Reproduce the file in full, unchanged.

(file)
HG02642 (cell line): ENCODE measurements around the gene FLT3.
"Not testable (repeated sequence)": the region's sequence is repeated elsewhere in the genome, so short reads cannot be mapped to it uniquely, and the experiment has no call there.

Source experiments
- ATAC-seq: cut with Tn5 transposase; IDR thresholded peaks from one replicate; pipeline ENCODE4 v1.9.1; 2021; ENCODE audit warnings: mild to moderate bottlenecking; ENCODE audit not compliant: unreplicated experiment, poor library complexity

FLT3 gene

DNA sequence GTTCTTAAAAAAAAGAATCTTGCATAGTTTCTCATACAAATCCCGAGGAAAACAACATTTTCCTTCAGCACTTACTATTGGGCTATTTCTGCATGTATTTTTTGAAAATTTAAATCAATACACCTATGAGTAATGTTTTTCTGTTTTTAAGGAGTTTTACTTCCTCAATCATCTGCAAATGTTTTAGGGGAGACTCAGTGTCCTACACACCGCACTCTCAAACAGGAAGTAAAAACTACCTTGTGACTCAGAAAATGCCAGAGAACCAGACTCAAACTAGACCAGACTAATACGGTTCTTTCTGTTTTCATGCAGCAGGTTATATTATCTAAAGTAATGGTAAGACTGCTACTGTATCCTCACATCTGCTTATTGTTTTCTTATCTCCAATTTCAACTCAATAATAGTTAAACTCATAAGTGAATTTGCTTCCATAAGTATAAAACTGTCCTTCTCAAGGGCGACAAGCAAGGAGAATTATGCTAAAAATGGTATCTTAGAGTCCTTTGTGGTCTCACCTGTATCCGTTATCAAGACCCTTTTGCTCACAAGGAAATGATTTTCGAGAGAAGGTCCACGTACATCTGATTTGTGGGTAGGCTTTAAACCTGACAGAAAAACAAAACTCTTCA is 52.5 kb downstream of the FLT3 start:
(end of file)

HG02642 (cell line): ENCODE measurements around the gene FLT3.
"Not testable (repeated sequence)": the region's sequence is repeated elsewhere in the genome, so short reads cannot be mapped to it uniquely, and the experiment has no call there.

Source experiments
- ATAC-seq: cut with Tn5 transposase; IDR thresholded peaks from one replicate; pipeline ENCODE4 v1.9.1; 2021; ENCODE audit warnings: mild to moderate bottlenecking; ENCODE audit not compliant: unreplicated experiment, poor library complexity

FLT3 gene

DNA sequence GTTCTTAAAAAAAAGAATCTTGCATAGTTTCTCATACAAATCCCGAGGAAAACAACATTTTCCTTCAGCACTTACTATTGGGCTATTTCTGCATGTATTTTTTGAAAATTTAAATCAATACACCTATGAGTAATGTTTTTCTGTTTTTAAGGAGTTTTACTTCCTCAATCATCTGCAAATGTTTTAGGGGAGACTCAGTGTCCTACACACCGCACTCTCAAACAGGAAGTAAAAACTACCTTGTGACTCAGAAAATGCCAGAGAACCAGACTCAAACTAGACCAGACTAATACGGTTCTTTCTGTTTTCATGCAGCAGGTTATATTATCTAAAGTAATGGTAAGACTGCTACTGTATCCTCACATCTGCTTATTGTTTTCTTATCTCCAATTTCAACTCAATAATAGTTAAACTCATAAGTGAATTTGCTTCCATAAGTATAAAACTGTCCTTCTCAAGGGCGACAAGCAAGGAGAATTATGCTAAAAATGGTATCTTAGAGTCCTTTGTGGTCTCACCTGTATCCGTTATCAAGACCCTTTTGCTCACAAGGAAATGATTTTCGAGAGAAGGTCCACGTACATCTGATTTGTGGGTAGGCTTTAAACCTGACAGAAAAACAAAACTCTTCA is 52.5 kb downstream of the FLT3 start: